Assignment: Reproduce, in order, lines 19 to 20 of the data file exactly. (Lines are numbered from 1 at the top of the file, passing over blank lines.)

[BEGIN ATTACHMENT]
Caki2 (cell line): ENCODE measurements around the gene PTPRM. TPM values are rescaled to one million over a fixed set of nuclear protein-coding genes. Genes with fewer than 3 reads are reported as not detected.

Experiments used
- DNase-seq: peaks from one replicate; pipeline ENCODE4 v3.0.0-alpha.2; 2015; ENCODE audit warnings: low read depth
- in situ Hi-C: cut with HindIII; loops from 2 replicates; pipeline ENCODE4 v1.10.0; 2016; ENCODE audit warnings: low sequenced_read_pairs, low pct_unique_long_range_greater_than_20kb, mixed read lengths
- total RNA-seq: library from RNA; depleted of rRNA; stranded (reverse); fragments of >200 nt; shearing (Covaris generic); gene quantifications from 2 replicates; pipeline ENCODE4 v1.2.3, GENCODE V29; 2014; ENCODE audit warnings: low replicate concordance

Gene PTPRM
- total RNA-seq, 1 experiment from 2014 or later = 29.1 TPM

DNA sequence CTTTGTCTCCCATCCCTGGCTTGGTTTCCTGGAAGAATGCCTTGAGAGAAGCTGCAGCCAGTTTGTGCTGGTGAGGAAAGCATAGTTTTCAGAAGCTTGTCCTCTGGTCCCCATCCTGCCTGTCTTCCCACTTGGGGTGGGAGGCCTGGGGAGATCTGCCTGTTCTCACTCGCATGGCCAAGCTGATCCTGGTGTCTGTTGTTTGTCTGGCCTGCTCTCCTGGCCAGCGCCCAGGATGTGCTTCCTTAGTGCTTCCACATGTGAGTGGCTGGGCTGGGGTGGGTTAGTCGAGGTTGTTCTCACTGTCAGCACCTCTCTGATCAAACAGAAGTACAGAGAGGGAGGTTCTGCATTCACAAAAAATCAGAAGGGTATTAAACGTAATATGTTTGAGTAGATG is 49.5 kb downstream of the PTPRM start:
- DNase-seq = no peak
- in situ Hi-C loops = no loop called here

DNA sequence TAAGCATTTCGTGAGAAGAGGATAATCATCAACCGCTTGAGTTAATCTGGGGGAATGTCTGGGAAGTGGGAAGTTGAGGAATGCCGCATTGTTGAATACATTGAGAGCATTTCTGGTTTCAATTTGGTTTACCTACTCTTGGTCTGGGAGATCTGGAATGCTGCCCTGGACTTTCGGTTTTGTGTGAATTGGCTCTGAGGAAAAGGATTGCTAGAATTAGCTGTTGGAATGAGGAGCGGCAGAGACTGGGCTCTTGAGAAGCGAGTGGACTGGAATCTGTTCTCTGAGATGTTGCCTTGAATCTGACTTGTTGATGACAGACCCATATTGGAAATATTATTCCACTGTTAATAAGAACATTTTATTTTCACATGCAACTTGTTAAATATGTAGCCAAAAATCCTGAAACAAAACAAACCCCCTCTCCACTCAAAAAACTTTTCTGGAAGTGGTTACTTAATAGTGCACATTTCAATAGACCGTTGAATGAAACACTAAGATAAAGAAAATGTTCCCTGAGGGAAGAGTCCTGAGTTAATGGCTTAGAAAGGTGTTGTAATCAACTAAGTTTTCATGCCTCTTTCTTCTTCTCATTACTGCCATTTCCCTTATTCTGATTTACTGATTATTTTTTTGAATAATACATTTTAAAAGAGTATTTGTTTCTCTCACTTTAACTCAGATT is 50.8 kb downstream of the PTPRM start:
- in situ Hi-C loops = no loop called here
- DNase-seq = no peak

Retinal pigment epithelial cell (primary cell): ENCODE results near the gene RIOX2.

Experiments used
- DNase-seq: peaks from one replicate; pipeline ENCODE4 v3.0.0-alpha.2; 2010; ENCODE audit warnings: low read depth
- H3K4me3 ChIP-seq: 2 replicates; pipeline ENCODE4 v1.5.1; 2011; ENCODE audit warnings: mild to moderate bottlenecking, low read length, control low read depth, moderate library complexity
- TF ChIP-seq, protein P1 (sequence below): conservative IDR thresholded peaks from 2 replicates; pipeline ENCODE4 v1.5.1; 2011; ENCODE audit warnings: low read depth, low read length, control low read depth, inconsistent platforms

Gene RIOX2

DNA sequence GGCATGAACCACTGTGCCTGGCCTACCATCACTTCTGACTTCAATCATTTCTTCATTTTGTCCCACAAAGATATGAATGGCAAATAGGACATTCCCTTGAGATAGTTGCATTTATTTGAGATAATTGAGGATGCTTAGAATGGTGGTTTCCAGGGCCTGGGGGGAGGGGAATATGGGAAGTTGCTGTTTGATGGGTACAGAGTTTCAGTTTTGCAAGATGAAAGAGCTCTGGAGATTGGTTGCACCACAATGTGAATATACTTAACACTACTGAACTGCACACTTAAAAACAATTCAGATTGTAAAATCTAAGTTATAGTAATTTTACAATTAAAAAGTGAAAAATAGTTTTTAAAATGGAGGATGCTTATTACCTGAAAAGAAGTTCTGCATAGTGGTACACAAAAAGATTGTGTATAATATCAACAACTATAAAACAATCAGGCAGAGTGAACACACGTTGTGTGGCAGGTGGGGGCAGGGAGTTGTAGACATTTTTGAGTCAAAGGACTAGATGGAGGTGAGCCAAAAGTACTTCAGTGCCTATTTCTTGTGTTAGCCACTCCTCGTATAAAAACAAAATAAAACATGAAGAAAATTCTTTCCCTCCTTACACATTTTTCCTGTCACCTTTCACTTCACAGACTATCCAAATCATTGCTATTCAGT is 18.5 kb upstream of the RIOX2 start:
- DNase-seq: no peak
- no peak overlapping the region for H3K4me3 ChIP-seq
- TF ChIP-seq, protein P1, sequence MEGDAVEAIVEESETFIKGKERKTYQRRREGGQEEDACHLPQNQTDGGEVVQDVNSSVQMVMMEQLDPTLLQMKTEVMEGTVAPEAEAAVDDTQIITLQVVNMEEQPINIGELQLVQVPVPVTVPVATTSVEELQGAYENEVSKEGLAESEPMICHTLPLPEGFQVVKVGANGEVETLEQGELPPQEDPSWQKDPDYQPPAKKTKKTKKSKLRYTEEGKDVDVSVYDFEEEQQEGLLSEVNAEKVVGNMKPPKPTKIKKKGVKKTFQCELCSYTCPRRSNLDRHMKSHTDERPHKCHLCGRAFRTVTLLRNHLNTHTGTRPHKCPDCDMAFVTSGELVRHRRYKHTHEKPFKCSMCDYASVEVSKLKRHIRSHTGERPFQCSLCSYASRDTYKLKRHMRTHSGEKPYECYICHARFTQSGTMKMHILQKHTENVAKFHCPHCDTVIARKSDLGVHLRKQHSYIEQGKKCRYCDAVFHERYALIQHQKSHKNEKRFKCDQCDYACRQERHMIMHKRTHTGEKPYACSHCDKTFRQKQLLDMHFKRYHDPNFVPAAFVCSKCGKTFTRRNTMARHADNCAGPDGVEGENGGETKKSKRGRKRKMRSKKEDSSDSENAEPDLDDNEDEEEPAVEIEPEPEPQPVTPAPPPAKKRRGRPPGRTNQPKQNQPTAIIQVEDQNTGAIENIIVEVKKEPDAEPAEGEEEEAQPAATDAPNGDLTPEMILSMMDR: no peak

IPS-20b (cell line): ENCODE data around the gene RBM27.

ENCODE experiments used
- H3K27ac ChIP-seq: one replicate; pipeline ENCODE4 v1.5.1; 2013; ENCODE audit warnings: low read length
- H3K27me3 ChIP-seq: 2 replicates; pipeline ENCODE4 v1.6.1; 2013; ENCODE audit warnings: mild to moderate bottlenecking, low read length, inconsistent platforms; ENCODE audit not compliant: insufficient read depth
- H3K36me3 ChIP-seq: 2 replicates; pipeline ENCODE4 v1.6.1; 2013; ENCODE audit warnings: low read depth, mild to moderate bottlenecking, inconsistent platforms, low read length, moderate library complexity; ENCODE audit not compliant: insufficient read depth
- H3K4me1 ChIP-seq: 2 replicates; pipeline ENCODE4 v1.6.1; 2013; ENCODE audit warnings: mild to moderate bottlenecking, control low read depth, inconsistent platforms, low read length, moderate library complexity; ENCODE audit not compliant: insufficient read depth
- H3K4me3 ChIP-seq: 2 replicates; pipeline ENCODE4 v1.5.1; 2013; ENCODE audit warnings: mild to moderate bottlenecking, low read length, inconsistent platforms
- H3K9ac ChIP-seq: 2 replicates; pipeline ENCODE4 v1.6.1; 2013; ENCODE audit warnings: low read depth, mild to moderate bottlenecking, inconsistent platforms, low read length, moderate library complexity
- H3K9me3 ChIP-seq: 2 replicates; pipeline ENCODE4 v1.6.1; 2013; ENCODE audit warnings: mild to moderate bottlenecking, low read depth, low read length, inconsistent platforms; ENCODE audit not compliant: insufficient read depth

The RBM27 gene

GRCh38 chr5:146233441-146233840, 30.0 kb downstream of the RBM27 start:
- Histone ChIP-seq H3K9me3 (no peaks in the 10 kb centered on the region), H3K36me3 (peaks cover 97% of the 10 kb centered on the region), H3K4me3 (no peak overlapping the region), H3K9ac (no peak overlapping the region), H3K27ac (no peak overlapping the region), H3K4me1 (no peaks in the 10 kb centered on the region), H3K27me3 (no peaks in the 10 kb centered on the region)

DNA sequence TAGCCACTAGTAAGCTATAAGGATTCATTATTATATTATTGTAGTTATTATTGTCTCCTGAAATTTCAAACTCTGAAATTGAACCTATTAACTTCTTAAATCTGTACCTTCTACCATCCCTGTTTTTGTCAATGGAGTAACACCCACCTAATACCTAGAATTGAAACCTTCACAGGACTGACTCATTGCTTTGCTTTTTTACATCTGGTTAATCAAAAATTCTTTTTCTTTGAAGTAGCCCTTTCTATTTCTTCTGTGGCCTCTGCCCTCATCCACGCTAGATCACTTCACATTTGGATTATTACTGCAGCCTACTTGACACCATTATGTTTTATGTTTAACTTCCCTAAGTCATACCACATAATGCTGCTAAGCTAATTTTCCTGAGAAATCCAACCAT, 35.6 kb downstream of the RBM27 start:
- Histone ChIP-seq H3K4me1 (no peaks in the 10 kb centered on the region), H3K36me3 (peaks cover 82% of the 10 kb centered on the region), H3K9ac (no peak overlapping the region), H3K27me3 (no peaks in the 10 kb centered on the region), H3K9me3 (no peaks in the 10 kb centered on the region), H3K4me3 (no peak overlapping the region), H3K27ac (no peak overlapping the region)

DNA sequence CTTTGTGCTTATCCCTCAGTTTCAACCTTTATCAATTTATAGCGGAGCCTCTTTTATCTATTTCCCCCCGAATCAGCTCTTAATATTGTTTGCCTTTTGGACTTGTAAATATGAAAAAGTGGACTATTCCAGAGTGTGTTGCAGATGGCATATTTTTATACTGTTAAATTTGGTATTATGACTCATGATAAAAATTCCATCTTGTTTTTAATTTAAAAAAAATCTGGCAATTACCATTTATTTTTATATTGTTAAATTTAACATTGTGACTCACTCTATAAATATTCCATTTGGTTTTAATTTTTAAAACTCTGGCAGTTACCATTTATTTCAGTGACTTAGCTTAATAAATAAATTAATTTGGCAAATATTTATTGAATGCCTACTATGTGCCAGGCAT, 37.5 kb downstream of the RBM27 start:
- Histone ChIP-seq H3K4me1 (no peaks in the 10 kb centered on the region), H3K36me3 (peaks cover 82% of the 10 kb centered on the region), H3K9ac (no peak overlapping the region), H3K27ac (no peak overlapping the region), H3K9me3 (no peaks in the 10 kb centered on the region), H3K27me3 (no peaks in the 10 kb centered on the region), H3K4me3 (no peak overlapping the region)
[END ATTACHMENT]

Gene RIOX2

DNA sequence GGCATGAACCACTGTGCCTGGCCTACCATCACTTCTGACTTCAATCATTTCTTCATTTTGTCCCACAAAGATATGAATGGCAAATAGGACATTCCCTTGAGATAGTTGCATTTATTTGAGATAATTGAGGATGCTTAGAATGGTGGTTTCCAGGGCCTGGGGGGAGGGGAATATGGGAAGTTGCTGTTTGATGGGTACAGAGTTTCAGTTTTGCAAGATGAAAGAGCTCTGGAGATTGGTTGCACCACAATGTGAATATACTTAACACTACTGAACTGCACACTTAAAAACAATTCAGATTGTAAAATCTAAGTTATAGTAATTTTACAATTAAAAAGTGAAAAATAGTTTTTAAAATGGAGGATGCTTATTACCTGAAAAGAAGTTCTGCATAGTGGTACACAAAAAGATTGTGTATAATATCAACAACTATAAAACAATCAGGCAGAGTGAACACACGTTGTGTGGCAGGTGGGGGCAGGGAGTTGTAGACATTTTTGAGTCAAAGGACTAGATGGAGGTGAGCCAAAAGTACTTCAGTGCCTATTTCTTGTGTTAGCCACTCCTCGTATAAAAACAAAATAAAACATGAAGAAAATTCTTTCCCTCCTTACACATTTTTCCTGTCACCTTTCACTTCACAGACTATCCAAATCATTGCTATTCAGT is 18.5 kb upstream of the RIOX2 start: